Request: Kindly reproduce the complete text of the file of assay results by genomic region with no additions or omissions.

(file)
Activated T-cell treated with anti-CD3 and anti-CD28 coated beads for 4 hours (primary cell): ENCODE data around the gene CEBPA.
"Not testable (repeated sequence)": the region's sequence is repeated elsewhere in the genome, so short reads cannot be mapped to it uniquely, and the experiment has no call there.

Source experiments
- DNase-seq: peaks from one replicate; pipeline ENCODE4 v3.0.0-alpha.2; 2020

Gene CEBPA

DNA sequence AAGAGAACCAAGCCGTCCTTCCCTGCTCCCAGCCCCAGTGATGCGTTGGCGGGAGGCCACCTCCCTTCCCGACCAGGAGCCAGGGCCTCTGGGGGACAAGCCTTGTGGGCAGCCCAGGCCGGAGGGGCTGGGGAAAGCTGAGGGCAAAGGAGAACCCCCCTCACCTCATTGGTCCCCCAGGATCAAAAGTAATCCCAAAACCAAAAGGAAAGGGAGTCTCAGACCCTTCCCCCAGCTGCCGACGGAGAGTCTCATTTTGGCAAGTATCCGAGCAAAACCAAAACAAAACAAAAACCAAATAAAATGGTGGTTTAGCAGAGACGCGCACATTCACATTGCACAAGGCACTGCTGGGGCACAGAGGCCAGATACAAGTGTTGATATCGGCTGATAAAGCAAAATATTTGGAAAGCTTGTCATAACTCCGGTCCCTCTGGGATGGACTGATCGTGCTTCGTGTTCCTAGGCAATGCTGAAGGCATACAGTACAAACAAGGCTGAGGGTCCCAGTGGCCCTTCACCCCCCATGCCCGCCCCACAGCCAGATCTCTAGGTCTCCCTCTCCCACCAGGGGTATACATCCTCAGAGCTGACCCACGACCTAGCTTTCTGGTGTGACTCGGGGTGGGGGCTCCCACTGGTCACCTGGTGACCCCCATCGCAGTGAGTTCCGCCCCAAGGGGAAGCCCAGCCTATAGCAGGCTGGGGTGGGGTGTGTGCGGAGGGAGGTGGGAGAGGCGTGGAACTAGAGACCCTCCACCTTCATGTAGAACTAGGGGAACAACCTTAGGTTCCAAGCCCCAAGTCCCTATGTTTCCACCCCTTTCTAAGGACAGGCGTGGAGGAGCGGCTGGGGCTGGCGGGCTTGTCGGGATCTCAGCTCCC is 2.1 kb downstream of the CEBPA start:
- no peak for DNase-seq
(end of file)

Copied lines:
Activated T-cell treated with anti-CD3 and anti-CD28 coated beads for 4 hours (primary cell): ENCODE data around the gene CEBPA.
"Not testable (repeated sequence)": the region's sequence is repeated elsewhere in the genome, so short reads cannot be mapped to it uniquely, and the experiment has no call there.

Source experiments
- DNase-seq: peaks from one replicate; pipeline ENCODE4 v3.0.0-alpha.2; 2020

Gene CEBPA

DNA sequence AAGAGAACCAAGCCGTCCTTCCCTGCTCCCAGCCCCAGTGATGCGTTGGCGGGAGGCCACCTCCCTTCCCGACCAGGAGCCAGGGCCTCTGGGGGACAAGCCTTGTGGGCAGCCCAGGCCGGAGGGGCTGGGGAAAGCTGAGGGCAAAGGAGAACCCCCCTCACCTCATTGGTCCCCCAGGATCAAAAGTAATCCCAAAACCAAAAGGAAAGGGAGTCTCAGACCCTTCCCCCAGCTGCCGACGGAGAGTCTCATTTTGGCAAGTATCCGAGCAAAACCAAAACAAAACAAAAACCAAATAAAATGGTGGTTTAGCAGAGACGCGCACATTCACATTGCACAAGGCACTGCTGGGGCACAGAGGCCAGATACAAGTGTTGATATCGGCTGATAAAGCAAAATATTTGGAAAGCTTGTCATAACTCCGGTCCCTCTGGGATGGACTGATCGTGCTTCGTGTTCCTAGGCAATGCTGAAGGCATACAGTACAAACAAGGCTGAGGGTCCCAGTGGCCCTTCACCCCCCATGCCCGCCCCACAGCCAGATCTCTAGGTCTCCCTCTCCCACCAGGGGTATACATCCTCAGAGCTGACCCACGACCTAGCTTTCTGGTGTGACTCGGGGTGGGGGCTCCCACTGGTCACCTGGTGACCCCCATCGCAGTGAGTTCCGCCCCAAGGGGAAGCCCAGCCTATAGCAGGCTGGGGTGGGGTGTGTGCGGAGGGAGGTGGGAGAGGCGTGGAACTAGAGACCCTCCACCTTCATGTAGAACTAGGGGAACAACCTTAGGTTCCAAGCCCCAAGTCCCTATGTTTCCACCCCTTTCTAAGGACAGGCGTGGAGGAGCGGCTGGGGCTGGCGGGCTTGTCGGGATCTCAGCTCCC is 2.1 kb downstream of the CEBPA start:
- no peak for DNase-seq